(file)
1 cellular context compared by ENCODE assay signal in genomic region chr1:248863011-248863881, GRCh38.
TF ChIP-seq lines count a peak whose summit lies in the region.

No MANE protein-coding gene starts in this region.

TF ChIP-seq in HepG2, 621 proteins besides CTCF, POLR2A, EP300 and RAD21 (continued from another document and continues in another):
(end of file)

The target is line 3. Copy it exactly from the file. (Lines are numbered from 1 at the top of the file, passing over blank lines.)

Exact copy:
No MANE protein-coding gene starts in this region.